Major regional differences highlight the fluctuating nature of the homebuilding industry
Last month, when I wrote about opportunities for homebuilding by states, it was apparent that the greatest total population gains between 2021 and 2022 were located in Texas, Florida and Arizona. Similarly, the largest gains by percentage were located in the same states plus Washington, Georgia and North Carolina.
More recently, despite constant predictions of national housing market collapses by some media outlets and individual influencers in search of their share of advertising revenue from online clicks, the truth is much more nuanced, and continues to show dramatic differences between geographic regions of the country.
For example, while national new single-family home sales for March rose 9.6% from February, they soared over 170% in the Northeast and rose 29.8% in the West but fell 5.4% in the South. Year-on-year, while national sales fell 3.4%, they were up 27.5% in the Northeast but down 9.0% in the West and 11.3% in the Midwest. What this likely meant is a rebound in demand in the Northeast as winter turned to spring and a slight cooling in the hottest markets of the South as builders catch up with orders.
With new home sales jumping so fast in the Northeast, it’s not surprising to see housing starts there jumping over 72% while building permits rose over 25% between February and March. Meanwhile, in the West starts fell 28.1% and permits fell 16.5% during the same time period. Not surprisingly, in the West that’s partly due to a jump in the number of completed units of 23.4% since February and over 64% year-on-year.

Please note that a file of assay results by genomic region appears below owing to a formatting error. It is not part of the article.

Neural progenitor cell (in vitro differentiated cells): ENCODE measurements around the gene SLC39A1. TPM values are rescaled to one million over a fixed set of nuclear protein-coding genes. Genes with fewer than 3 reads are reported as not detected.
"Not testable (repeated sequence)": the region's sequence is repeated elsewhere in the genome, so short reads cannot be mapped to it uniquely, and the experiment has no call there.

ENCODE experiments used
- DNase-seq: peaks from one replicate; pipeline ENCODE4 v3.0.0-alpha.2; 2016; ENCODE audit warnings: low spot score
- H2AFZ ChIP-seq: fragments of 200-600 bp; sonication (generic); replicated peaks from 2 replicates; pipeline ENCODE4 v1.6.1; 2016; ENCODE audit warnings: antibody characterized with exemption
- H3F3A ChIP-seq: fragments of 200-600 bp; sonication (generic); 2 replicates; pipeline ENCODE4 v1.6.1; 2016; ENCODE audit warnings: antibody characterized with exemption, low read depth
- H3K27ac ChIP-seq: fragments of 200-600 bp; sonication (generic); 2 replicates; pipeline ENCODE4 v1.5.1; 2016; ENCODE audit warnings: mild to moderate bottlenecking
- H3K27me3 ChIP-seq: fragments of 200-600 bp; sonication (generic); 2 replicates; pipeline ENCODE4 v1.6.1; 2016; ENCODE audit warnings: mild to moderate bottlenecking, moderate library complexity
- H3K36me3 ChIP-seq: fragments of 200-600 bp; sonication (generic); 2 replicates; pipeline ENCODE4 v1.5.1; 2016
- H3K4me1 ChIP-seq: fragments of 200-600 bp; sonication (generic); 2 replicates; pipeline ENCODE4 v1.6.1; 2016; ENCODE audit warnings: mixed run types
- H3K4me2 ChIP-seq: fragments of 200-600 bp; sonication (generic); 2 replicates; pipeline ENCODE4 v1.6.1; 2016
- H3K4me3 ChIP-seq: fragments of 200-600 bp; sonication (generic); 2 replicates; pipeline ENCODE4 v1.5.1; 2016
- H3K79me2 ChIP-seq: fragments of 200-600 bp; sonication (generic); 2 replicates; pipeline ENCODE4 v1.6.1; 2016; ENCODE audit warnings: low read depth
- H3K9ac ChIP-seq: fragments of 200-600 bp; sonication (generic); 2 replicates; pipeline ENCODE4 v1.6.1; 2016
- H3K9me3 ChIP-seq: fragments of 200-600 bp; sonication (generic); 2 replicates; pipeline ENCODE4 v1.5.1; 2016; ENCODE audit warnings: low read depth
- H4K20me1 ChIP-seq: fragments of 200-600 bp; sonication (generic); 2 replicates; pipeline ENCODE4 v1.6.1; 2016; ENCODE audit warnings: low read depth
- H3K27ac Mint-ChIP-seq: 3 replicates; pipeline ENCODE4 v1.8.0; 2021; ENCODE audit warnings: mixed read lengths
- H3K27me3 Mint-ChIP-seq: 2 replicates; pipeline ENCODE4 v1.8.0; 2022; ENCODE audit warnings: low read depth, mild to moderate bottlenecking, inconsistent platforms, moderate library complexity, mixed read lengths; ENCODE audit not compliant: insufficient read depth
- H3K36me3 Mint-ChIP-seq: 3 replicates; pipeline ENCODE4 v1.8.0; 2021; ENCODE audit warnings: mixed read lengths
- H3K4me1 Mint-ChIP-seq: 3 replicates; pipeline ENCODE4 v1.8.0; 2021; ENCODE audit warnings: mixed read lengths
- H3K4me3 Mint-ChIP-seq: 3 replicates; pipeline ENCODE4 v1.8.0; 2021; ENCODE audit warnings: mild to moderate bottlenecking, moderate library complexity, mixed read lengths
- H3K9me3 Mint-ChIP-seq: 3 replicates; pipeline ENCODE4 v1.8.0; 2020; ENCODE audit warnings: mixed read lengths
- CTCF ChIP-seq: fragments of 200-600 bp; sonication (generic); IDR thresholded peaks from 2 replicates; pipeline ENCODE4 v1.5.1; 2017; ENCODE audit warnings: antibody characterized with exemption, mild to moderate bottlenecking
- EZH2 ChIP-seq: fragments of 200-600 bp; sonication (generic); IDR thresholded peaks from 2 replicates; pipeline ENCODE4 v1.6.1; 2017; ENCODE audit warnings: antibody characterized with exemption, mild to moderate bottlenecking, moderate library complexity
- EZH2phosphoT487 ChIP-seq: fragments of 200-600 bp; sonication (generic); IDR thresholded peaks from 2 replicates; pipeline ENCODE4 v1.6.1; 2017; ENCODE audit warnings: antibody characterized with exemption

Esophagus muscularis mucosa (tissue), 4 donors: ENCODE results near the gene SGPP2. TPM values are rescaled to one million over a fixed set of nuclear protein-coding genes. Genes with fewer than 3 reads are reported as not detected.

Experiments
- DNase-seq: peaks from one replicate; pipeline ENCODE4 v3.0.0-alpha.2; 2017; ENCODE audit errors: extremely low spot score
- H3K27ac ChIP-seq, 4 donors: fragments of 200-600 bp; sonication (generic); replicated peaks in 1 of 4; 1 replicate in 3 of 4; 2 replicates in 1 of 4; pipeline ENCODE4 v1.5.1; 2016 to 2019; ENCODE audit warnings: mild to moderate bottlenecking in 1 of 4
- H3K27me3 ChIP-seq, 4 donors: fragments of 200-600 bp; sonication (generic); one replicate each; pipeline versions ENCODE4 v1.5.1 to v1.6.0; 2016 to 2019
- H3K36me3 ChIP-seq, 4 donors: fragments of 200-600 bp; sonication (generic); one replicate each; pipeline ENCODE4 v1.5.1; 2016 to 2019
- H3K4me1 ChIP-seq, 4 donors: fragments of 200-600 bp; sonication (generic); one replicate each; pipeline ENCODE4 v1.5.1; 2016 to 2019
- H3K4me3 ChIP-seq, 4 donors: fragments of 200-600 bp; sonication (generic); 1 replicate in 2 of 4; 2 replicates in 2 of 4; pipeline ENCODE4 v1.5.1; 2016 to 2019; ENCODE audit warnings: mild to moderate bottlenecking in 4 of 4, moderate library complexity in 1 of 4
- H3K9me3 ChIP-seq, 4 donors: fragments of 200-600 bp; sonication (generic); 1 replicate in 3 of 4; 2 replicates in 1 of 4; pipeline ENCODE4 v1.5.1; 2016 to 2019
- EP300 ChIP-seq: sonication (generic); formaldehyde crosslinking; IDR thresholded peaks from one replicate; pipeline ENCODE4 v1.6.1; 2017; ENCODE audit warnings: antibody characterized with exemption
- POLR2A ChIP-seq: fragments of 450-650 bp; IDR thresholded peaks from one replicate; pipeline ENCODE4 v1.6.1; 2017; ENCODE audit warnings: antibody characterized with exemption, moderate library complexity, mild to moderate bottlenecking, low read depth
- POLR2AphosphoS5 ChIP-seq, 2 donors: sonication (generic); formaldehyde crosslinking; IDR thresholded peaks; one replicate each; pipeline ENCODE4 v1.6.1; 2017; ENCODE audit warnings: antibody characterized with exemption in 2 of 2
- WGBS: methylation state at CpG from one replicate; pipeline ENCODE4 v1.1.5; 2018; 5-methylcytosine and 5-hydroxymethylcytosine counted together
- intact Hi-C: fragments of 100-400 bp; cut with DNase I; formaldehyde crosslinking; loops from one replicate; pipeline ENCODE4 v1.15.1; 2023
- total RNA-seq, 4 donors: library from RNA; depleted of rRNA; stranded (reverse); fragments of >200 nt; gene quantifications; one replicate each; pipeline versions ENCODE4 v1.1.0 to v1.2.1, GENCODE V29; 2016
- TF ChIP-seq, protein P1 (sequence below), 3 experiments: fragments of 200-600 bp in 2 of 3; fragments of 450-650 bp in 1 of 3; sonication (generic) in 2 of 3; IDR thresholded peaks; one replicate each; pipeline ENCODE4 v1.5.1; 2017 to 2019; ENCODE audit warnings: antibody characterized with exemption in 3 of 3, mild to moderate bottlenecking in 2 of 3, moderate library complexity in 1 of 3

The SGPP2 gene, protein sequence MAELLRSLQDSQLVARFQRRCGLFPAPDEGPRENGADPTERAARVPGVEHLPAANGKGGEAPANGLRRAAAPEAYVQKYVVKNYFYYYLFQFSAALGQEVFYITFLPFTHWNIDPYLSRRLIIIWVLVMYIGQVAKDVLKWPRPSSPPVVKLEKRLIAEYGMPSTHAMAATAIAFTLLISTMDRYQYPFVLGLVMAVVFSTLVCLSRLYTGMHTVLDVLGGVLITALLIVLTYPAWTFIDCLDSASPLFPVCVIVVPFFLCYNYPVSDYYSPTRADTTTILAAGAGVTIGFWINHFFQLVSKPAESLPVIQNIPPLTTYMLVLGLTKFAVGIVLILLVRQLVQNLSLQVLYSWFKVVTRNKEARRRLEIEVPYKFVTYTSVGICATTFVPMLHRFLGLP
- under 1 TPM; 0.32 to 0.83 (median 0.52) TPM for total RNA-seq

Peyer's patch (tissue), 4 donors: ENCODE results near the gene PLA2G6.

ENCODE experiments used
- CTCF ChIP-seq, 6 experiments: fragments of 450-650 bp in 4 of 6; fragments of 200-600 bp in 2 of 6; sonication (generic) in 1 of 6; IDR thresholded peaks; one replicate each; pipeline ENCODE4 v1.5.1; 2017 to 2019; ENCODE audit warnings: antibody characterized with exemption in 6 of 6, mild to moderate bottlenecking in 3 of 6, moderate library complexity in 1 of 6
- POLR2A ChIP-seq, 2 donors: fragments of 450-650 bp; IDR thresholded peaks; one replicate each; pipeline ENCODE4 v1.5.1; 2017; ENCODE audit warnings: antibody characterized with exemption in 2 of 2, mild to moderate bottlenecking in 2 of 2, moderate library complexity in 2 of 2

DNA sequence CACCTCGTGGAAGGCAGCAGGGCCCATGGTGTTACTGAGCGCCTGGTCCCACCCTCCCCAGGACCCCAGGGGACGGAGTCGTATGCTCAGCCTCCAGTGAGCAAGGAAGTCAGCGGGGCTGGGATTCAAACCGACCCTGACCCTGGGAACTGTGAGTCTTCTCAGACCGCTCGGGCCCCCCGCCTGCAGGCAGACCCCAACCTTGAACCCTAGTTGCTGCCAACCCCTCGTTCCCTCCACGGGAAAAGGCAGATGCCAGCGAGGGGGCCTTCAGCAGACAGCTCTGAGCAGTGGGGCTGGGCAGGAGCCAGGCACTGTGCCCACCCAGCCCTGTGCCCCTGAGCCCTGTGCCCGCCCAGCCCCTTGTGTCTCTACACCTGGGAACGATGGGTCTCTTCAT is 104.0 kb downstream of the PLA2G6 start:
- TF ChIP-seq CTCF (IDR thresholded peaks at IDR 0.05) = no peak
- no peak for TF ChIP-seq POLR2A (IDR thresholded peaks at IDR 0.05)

For now, the number of units under construction nationally is holding somewhat steady, falling 0.8% since February and flat in the Northeast and the South. Similarly, the number of units with permits but not yet started are also somewhat steady, falling 3.0% from February and mostly flat year-over-year.
On a national level, the market has cooled considerably from its pandemic-era heights largely due to owners with mortgages choosing to remain in place rather than to test their luck with higher lending rates, which has limited inventory. To be sure, while new homes have taken up an increasing share of overall sales, the successful deployment of robust incentives and discounts have steadily whittled away at standing inventory, putting more pressure on existing home listings. As of March 2023, the inventory of unsold homes at current sales rates fell to 7.6 months – down from the most recent peak of 10.1 months last fall and the lowest in a year. For buyers, as builders run out of inventory, look for these incentives and discounts to disappear, especially if mortgage rates decline below 6.0%.
Sales prices are also holding firmer and even rising in some cases. The median sales price of new houses sold in March 2023 was $449,800, up 3.8% from February and 3.2%year-on-year. The average sales price performed even better, up 12.1% from February and 9.9% year-on-year to $562,400.
For existing homes, median home sales prices rose 3.3% between February and March to $375,700 after potentially hitting a trough of $361,200 in January, and are down just 0.9% year-on-year. However, over the year they did rise in the Midwest (1.7%), the Northeast (1.0%) and the South (0.3%) but fell in the West (-7.5%). If there’s a further national housing price correction in store, the data has yet to prove it.
Patrick Duffy contributes as a Real Estate Economist for U.S. News & World Report and is the Founding Principal of MetroIntelligence.